Making that drive, Demshki said, “felt like you were going into fire.” The hills were “boiling” with flames and the sky glowed orange.

Just east of Highway 33 in Ventura, patients had been evacuated from Vista del Mar Hospital, an acute psychiatric facility, above downtown. Two buildings were destroyed, the facility left smoldering under the smoky sky.

Returning to Island View Drive, Jeff Jacobson watched flames flick out of his still-burning home. He could see one of two pianos, broken and charred, and he tried to hold back the tears as the memories flooded back, the treasured notes of Emma’s playing.

“So many things that are not replaceable, I don’t even know where to start,” Jacobson said.

By 8 a.m., winds were gusting to 40 mph and on the distant ridges, peaking at nearly 70. The ocean was mottled with whitecaps. More than 1,000 firefighters were on the scene, and by 10:30 Gov. Jerry Brown had declared an emergency.
VENTURA, CALIF. -- TUESDAY, DECEMBER 5, 2017: Georgia Crowley, 14, from left, Grace Combs, 15, Murie
Grace Combs, 15, from left, Muriel Rowley, 15, Olivia Jacobson, 16, Emma Jacobson, 19, Anna Niebergall, 20, and Sally Niebergall, 16, comfort each other as the Jacobson sisters watch their home burn in Ventura. (Marcus Yam / Los Angeles Times)

By some estimates, nearly a quarter of Ventura — 27,000 people — had been evacuated. Mansions off Foothill Road were engulfed in flames. The city was smudged by smoke, palm trees consumed by flames and Christmas decorations — including one inflatable snowman — darkened by soot.

On Main Street, power had been restored at Pete’s Breakfast House, where Gilberto Amaya went to work at the grill. As he scrambled eggs, owner Lindsay Timpson began making breakfast burritos — 800, she guessed — that her daughter would deliver to the firefighters on the hillsides above town.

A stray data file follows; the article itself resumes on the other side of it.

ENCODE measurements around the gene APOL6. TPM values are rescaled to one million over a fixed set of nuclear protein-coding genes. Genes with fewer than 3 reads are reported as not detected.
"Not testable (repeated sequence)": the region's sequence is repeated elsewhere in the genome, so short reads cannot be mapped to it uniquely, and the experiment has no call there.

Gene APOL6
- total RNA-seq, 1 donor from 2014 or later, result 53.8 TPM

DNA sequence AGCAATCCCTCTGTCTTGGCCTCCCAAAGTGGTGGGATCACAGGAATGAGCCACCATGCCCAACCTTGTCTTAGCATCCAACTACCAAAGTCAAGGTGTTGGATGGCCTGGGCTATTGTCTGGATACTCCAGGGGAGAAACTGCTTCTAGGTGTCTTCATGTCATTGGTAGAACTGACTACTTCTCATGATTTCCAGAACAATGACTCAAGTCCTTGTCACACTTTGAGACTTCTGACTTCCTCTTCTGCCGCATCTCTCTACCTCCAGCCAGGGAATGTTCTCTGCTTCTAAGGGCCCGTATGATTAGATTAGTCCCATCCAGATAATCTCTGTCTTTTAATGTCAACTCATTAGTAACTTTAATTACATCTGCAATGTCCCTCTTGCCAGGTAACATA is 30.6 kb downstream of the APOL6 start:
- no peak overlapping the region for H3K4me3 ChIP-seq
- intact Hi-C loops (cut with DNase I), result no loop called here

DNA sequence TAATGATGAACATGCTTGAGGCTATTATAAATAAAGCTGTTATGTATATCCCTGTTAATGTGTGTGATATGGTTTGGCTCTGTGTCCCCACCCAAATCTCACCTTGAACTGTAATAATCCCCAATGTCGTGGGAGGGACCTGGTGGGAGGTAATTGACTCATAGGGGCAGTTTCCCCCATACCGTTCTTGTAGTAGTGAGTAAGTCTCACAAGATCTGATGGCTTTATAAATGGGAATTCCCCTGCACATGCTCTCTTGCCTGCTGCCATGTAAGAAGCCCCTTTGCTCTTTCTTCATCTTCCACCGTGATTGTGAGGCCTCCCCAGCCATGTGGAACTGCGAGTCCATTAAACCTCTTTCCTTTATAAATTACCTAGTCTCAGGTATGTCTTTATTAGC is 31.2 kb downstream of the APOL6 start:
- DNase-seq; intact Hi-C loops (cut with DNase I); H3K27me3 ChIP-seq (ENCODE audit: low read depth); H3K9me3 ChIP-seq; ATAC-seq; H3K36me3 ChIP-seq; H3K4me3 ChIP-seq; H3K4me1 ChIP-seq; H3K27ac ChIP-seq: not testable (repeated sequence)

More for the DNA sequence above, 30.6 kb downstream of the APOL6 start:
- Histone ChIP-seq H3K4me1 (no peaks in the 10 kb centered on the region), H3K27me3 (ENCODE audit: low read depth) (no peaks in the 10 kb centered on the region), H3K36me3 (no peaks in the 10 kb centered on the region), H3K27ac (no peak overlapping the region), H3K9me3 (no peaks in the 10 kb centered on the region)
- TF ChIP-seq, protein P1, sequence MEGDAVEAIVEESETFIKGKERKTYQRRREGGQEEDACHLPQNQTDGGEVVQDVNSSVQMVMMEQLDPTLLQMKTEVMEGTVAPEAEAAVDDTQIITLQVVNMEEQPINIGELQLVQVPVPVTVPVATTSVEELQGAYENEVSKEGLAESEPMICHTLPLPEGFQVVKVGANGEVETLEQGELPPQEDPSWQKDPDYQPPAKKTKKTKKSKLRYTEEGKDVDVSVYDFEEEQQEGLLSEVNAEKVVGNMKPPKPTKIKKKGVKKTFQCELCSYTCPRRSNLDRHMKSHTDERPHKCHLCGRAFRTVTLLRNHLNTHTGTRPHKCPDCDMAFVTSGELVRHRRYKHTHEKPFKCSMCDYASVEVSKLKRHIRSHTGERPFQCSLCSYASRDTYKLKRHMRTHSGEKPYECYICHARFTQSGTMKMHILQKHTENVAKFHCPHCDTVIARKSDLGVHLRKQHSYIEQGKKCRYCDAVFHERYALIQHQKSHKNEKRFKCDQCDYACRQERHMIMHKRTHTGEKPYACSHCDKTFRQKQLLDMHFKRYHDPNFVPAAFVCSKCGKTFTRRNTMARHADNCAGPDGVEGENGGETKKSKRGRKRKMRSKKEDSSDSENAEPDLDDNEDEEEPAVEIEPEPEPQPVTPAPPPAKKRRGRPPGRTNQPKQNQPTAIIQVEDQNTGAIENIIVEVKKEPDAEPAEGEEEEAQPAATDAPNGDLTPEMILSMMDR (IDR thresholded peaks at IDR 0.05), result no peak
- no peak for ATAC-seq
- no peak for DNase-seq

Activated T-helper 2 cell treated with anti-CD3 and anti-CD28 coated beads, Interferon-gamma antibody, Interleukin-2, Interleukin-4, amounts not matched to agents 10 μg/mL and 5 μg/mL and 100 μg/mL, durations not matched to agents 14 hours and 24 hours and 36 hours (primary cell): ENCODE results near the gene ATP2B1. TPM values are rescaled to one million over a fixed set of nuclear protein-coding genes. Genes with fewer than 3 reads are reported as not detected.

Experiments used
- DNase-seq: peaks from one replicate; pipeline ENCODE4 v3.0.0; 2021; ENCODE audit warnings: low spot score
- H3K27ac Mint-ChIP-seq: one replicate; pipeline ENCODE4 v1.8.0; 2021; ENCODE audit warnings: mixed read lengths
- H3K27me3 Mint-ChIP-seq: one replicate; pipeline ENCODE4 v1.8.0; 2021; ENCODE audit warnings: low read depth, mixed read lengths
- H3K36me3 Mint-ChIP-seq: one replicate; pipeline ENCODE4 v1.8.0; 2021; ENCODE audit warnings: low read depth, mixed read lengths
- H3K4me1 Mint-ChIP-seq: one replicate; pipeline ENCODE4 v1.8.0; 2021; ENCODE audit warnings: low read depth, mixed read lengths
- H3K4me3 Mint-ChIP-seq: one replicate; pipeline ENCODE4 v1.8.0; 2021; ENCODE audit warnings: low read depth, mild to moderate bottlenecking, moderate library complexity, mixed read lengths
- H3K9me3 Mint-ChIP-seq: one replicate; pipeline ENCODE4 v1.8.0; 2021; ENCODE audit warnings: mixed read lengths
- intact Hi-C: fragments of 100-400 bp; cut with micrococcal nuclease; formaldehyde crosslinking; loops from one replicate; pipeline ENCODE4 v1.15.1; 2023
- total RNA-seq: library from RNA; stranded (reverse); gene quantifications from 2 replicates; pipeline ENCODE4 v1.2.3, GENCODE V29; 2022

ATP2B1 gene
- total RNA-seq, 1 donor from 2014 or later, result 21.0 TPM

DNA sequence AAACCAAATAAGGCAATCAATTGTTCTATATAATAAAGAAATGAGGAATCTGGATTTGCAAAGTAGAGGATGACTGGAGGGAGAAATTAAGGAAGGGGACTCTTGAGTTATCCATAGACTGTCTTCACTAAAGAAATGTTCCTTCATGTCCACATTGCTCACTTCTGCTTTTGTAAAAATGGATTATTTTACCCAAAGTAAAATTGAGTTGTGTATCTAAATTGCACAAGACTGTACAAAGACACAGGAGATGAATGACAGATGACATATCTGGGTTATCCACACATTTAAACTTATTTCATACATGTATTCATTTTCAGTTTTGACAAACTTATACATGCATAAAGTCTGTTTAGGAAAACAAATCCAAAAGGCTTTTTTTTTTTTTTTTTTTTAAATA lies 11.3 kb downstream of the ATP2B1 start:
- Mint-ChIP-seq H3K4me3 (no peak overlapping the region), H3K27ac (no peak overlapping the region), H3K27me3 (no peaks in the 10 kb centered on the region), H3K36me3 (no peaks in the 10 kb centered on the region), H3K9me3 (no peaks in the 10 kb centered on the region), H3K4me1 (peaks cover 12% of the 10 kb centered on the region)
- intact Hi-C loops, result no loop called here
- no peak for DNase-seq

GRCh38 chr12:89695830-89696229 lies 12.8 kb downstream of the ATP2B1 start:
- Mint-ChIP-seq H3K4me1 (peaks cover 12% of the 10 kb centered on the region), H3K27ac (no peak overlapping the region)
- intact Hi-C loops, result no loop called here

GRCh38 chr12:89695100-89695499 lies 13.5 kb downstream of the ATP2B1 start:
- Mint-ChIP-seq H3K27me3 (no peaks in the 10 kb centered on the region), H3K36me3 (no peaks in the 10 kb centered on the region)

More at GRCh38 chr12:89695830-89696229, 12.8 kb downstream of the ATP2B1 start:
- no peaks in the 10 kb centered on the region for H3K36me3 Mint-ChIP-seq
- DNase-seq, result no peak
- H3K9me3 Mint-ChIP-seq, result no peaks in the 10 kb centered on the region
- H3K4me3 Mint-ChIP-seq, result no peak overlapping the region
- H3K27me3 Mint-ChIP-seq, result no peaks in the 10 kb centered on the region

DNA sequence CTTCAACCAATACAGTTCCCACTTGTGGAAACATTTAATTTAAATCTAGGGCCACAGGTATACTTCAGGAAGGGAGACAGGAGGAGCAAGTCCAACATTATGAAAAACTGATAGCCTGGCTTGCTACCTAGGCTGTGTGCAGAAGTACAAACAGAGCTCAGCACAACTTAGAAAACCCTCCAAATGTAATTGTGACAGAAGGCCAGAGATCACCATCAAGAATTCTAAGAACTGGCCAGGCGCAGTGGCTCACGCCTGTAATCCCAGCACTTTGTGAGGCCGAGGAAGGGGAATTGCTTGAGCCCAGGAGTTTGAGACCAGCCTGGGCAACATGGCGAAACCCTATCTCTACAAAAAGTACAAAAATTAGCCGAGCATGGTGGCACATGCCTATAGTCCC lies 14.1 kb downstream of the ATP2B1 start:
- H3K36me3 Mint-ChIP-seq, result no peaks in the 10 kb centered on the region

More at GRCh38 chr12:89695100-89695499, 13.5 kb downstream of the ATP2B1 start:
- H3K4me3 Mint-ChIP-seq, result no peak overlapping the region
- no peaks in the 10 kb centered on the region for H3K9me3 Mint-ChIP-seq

Mary Tedesco and her husband, Steve, were helping. They got out of their home just in time to save their three dogs, but they lost two Harley-Davidsons and the irreplaceable mementos of their family: an heirloom cookbook and a father’s sergeant badge from World War II.

“I just try very hard not to let myself break down,” Mary Tedesco said. “You gotta stay strong.”

By early afternoon, the fire was at 45,500 acres. By late evening, it was more than 55,000 acres.

“We anticipate that number to grow,” said Capt. Stan Ziegler of the Ventura County Fire Department.

At the fairgrounds evacuation center, south of the 101, Robin Andersen was walking her dogs. After caravanning out of their neighborhood with her neighbors, the 62-year-old spent the night in her car along with her three dogs and two cats.

The city, she said, “looked like Armageddon.”

“I sat facing the fires, and it was like watching Rome burn,” Andersen said. “I cried. I love this city so much and it was overcome by flames.”

Greg Lindfors dressed up as Santa for the children who had been evacuated.

“I can’t help in the way firemen or the Red Cross does, but I can do this,” Lindfors said.

Most of the children he spoke with told him about the Christmas toys they wanted, he said. One boy just wanted a long hug.
 
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SoCal Inferno- Morning Commute in LA
« Reply #14 on: December 06, 2017, 05:25:38 PM »
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That's a LOT of expensive real estate going up in smoke.